Alka, Topolino, Italy, 1968




Games issued on the inner pages of magazines are not unusual, but they are hard to spot. However, every now and then someone finds yet another. My friend Roberto, from Rome, has unearthed this little game in the Italian Topolino, in issue 643 (March 24th, 1968, pages 86-87). It is the second Topolino game he discovers!

At first sight, this game looks quite unpromising, doesn't it? The game, based on simple roll-and-move mechanics, is supposed to represent a time trial race for two players. 



The name of the game, "Corsa dei Campioni", reminds somewhat of the famous time trial race Criterium des As.  I have not found any indication that the Criterium des As was called Corsa dei Campioni in Italy (and there is an Italian game called "Criterium degli Assi"), but there is a similarity. If you realize that the Criterium des As was won for the first time by an Italian rider, Felice Gimondi, in 1968, it could be tempting to imagine that the game was dedicated to that win. However, it is just a coincidence: the actual race was run on October 13th, more than 6 months after this game was published.


The rules are very simple. The first rider (let's call him "A") rolls a die and advances the thrown number of squares, thus establishing an initial gap. After that, both riders play in turns, starting with the same rider A, until either A reaches the finish line or the second rider ("B," of course) catches A. To win the game, A has to keep the starting gap until the end of the race. On the other hand, B wins if he catches A OR if he manages to reduce the gap by the end of the game. The rules do not say if B has an extra throw in the event that A crosses the line without being caught.

As they stand, these rules are somewhat ambiguous and, as far as I can see, unbalanced. Rider B can win either by catching the first rider or by just reducing the starting difference, while the first rider has to avoid being caught AND keeping or widening the initial gap. By the way, an unbalanced race does not make an unbalanced game, since the role of each player is drawn by lots.

While the idea of a time trial race for only two riders seems quite weird, and the idea of having an unbalanced race does not help either, there is another way to look at this game, not as a time trial, but as the last kilometers of a breakaway rider trying to make it to the finish line before getting caught by the peloton. In this sense, a good name for the game would be "Flamme Rouge", but I am afraid it is taken. ;-)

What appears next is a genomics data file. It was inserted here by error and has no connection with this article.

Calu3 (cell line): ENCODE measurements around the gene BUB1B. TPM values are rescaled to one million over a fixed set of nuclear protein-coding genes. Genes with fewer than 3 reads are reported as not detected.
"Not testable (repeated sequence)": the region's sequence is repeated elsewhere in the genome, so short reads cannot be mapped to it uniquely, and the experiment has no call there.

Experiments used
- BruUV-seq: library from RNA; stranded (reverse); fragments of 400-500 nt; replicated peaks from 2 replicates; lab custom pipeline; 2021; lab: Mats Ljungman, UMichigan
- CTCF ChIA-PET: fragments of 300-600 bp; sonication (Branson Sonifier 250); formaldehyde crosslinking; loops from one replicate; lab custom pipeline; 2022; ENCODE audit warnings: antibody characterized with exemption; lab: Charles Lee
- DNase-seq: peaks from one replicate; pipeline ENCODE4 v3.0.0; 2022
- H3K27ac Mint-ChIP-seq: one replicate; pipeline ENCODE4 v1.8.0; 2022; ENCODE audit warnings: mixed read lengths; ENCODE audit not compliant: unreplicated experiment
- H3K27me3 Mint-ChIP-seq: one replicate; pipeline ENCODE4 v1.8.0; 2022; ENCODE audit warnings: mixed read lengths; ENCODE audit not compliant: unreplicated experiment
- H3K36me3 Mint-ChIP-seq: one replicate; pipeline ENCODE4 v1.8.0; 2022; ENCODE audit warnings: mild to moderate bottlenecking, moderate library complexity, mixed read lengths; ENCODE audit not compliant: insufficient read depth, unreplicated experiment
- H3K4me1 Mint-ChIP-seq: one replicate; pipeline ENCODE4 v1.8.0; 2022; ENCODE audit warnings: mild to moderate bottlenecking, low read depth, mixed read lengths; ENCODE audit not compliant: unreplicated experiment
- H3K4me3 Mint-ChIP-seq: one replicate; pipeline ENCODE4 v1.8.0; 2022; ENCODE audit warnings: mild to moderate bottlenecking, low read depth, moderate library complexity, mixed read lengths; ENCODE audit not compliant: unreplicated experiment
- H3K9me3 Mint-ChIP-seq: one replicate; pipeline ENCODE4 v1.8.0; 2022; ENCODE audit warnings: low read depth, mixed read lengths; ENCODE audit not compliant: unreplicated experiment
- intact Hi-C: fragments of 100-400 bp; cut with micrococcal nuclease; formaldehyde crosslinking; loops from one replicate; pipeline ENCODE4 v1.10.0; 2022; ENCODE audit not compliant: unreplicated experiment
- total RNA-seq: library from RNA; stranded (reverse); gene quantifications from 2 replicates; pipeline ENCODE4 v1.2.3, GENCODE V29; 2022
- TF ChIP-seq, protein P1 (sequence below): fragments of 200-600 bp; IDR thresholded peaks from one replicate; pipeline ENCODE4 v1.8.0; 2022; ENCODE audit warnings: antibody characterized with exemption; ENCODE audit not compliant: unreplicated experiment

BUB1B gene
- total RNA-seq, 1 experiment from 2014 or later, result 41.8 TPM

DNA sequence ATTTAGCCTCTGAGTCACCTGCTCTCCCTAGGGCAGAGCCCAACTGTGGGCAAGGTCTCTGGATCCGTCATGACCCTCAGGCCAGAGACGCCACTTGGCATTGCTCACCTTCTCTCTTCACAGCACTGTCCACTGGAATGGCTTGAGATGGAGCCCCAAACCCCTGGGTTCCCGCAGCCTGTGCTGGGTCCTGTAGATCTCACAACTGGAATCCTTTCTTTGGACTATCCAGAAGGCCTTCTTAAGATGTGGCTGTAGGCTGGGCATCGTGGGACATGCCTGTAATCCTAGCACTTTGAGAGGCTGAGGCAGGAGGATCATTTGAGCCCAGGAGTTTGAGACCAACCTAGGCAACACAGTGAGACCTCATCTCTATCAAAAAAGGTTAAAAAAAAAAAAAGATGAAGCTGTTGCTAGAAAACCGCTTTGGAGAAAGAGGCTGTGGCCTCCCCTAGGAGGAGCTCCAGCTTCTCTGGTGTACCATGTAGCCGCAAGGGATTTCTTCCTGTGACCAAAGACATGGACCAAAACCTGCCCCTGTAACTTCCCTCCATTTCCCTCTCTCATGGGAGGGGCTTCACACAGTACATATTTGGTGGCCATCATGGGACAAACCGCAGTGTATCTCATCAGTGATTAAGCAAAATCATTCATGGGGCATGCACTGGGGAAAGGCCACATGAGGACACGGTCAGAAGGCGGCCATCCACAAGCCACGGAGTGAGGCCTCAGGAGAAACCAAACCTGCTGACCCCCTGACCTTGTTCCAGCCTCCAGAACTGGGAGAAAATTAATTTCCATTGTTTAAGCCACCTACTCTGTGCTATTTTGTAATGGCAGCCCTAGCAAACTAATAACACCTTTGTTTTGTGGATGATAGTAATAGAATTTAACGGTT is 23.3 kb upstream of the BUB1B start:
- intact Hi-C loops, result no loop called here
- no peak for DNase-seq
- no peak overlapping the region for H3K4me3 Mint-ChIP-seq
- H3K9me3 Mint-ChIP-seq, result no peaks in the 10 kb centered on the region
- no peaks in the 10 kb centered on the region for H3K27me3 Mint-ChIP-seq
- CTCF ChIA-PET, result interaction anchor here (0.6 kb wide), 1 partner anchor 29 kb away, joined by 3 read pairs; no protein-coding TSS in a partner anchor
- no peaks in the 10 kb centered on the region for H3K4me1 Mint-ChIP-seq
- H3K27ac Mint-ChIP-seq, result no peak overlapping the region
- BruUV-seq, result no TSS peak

So, while I think of a possible new name for the game (*), let me explain what I mean.

First, let's have a look at the board. It looks like there are 27 squares. I mean, I assume the longer squares are just one square. It is not clear, either, where the start and finish lines are. I assume they are at both ends of the track, so in fact there is a virtual square at each end of the track. If the squares on the board were numbered from 1 to 27 (which would be quite useful to play the game), there would be a square "0" and a square "28", even if they were only virtual.

These are my proposed rules:

Game for two players, A and B. A represents a breakaway rider, and B represents the peloton. The track is of length N (more on this later). At the start of the game both players stand on field 0 (outside the track), representing them to be in the same peloton. Cyclist A breaks away from the peloton by rolling a die and advancing the corresponding number of squares. From then on, both players roll by turns, starting with A, until either the breakaway rider (A) wins the game by crossing the finish line, or the peloton (B) wins the game by catching A.


At this point, you may be wondering where is the difference, and what is the interest of my variation. Apart from a small gain in playing "feel", the game remains childishly simple, with no strategy at all. So, if you want to make something interesting out of this game, let me ask you one question:


What should be the value of N (the length of the track) to make it a balanced game?


I mean, what is the "correct" length of the track to make it an interesting (though not strategic) game? The way I see it, if N is too small, A is favoured. If N<2 the game is trivial: player A will cross the line before B has even thrown the die. On the other hand, if the track is long enough (if N tends to infinity), B should eventually end up catching A (**). So there must be a value of N that makes the chances even. And there must also be a way to determine that value (which is not the same problem altogether).

I am waiting for your suggestions.






(*) About a possible name for this game: If I ever re-create this game as a free print'n'play download (do not rule this out), probably "PUNCHEUR" is a good name. (You know, a puncheur is the type of rider who attacks near the end of the stage, escapes the peloton, and tries to keep his advantage until the finish line.) I would also consider "CHAPATTE", after Robert Chapatte, who famously established that it takes a group of chasing riders ten kilometres to make a one-minute gain on a lone rider (this is known as Chapatte's law). But naming a game "Chapatte" is quite nerdy, isn't it?

(**) Note for the VERY mathematically inclined: intuitively, if N tends to infinity, B should eventually end up catching A. However, long series of throws sometimes yield counterintuitive results. John Haigh's Taking Chances. Winning with probability gives examples of long series of coin tosses whose results are not what we would have first expected.






Thanks, Roberto, for the tip!

Description written in October 2023